The new emergency use ventilator enables to deliver high-flow oxygen for COVID-19 patients with respiratory insufficiency
Health technology company Royal Philips has introduced new Respironics E30 ventilator, a new emergency use ventilator with visual and audible alarms for COVID-19 patients.
The company has secured emergency use authorisation (EUA) for the new ventilator to address the COVID-19 public emergency.
Philips said that it will immediately start production and plans to manufacture 15,000 units per week in this month.
The new emergency use ventilator helps to deliver high-flow oxygen, both invasively and non-invasively, for COVID-19 patients with respiratory insufficiency.
The new Respironics E30 ventilator has been designed for mass production by an experienced team in respiratory care.
Respironics E30 ventilator allows healthcare providers to treat and monitor patients in clinical and field-hospital settings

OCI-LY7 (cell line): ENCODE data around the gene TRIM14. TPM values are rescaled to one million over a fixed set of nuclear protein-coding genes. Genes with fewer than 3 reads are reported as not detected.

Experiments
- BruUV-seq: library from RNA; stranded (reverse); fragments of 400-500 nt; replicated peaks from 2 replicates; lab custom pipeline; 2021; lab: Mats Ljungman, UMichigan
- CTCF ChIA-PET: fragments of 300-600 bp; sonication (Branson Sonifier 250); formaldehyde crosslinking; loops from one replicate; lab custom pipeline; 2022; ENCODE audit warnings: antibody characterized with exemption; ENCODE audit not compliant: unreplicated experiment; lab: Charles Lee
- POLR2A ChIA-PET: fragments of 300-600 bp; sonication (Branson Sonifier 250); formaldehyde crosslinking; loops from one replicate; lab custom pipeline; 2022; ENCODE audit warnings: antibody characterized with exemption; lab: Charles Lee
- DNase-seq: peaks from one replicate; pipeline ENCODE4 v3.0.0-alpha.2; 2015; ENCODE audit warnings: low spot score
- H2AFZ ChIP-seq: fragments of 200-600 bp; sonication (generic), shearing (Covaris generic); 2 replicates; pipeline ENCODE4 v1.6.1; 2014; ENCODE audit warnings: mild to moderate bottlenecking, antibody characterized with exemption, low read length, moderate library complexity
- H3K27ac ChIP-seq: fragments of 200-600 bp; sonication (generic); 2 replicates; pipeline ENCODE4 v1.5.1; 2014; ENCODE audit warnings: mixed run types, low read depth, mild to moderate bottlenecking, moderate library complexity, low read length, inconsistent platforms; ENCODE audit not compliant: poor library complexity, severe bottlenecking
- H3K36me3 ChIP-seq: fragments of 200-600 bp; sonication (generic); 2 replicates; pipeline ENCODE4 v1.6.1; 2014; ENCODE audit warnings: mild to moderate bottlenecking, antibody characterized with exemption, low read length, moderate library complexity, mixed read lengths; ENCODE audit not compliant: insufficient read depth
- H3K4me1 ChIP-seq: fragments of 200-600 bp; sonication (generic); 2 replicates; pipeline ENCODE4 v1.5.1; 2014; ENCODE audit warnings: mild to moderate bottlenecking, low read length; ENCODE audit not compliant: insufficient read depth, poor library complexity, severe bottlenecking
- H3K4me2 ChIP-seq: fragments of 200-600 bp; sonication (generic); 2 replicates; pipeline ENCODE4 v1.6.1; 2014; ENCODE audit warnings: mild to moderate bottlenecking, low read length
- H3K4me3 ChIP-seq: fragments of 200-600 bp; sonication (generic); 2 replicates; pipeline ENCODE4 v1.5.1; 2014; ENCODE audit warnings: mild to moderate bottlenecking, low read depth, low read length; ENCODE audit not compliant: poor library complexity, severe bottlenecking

Respironics E30 ventilator enables healthcare providers with a range of skill sets to treat and monitor patients in clinical and field-hospital settings.
Recommended circuit set-ups include a bacterial/viral filter to reduce exposure for healthcare providers when used invasively or noninvasively with accessories such as a full-face, non-vented mask or helmet.
On-screen respiratory monitoring will help measure and show vital ventilation type parameters such as pressure, tidal volume, respiratory rate, leak, and oxygen saturation, helping clinicians to assess therapy effectiveness.
The ventilator’s visual and audible alarms to offer pertinent therapy information to healthcare providers
Philips sleep and respiratory care chief scientific officer David White said: “Philips is responding to this pressing global need by quickly scaling production of the new Philips Respironics E30 ventilator with the needs of healthcare workers and COVID-19 patients in mind while also complying with medical device quality standards.
“Our hope is that this solution will help to free-up ICU ventilators for use in treating the most severe patients.”